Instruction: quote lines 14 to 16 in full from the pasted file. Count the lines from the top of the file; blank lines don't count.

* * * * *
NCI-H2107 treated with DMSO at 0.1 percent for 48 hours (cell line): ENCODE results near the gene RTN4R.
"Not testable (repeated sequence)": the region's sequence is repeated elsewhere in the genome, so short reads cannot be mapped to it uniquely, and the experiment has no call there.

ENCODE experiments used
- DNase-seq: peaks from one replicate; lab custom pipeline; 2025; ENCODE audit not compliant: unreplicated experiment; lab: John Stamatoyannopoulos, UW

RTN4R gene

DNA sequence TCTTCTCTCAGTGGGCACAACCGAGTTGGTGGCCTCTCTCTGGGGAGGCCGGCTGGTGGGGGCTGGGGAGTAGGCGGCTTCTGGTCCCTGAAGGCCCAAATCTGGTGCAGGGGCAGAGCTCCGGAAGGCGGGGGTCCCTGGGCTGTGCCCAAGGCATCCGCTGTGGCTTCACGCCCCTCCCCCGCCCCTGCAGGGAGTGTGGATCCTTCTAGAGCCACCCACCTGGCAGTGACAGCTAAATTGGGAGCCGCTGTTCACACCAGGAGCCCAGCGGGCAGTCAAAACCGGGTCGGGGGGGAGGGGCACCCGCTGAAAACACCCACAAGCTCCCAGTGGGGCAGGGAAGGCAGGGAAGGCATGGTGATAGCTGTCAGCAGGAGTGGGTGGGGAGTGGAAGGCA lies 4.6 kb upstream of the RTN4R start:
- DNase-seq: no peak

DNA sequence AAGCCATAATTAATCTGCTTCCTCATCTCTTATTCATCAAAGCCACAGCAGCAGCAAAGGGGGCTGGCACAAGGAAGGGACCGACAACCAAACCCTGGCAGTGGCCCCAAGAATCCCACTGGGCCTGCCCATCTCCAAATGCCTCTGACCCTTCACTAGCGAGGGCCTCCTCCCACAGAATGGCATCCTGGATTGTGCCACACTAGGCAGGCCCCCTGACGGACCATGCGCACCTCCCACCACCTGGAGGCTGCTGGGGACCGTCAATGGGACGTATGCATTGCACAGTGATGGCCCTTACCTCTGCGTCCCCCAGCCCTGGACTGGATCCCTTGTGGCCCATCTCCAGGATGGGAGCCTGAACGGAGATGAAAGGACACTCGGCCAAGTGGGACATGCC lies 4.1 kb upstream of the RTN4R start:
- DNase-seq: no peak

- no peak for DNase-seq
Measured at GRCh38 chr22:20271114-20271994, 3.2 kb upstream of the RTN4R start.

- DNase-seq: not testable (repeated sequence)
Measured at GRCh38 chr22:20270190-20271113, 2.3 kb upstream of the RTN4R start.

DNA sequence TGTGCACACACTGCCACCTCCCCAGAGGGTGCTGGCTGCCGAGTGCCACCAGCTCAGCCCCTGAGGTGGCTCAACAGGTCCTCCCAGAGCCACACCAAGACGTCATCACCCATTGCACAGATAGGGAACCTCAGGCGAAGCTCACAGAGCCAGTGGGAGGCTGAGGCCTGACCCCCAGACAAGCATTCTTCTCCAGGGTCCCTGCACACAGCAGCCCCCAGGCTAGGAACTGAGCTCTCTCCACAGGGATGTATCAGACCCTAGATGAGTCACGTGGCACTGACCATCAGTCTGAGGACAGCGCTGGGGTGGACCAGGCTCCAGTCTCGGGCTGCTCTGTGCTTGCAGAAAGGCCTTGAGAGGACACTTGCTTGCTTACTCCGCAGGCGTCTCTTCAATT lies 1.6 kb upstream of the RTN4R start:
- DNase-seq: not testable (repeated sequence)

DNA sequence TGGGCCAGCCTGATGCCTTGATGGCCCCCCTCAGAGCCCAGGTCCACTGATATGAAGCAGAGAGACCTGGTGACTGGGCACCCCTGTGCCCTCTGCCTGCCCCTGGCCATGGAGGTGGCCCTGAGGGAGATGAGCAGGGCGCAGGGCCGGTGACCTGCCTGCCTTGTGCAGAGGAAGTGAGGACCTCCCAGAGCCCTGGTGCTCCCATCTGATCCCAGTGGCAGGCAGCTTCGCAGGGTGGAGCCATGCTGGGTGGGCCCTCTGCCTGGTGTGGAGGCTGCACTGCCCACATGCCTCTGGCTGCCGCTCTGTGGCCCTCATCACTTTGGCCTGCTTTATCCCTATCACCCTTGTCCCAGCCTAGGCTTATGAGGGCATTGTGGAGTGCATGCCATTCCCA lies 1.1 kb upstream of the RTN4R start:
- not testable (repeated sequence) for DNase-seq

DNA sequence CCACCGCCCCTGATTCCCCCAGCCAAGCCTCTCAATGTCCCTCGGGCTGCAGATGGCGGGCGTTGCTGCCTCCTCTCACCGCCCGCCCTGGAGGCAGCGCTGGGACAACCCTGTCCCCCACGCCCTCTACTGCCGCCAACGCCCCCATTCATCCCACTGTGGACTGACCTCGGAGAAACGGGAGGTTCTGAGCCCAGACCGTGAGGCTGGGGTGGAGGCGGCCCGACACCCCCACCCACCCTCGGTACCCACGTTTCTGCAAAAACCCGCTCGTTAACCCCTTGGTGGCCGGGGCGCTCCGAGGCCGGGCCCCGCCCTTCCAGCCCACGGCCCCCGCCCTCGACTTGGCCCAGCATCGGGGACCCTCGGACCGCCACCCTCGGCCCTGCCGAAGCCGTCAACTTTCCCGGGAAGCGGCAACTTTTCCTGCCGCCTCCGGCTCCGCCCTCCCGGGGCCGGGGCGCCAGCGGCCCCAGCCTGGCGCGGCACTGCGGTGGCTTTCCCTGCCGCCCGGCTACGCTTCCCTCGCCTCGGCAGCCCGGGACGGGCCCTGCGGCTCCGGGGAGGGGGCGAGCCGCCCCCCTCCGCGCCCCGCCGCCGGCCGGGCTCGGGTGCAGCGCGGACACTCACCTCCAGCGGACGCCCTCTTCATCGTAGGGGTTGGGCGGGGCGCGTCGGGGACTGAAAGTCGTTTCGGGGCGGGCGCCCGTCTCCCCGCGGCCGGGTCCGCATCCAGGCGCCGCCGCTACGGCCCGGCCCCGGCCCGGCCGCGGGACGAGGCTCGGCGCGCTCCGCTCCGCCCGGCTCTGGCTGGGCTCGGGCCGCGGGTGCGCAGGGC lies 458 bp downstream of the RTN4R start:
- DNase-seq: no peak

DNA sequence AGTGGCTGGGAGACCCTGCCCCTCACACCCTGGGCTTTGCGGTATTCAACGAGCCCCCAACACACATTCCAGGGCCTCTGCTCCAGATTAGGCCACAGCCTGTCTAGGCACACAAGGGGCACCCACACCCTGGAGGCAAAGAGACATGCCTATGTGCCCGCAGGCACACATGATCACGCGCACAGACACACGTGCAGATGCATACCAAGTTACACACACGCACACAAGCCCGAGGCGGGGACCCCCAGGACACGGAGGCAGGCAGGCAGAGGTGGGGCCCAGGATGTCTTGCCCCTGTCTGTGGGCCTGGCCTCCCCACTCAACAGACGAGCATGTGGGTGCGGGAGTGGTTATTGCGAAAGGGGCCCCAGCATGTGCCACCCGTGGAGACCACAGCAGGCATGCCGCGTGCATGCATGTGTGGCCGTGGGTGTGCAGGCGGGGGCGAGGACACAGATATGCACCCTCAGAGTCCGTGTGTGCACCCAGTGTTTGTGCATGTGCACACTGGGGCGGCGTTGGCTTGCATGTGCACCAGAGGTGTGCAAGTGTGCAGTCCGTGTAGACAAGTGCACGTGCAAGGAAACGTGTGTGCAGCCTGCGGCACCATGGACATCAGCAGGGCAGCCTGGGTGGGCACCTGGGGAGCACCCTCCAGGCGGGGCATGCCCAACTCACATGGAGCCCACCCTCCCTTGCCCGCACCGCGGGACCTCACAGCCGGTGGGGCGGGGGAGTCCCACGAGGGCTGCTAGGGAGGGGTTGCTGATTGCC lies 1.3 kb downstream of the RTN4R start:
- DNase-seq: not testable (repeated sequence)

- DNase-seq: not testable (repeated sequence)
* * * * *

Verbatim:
DNA sequence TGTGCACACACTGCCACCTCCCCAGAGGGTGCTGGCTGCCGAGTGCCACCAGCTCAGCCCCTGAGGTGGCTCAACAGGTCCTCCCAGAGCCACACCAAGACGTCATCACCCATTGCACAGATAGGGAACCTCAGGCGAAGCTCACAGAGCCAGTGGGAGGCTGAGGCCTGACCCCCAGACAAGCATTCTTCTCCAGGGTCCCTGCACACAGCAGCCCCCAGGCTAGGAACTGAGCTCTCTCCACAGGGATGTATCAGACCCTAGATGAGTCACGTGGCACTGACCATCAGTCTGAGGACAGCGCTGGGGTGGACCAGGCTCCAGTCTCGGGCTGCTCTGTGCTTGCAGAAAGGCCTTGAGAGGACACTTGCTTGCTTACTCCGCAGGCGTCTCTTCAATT lies 1.6 kb upstream of the RTN4R start:
- DNase-seq: not testable (repeated sequence)

DNA sequence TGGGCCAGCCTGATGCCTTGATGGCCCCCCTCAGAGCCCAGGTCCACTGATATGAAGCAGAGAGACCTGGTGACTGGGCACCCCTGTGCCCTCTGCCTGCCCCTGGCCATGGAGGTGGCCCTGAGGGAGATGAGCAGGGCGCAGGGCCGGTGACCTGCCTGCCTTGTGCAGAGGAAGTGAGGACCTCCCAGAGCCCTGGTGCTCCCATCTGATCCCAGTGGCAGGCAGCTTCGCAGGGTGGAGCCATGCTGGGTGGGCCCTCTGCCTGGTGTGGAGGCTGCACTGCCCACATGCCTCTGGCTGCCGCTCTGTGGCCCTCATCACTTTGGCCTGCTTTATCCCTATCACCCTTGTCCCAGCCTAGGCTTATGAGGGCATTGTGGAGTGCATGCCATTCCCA lies 1.1 kb upstream of the RTN4R start: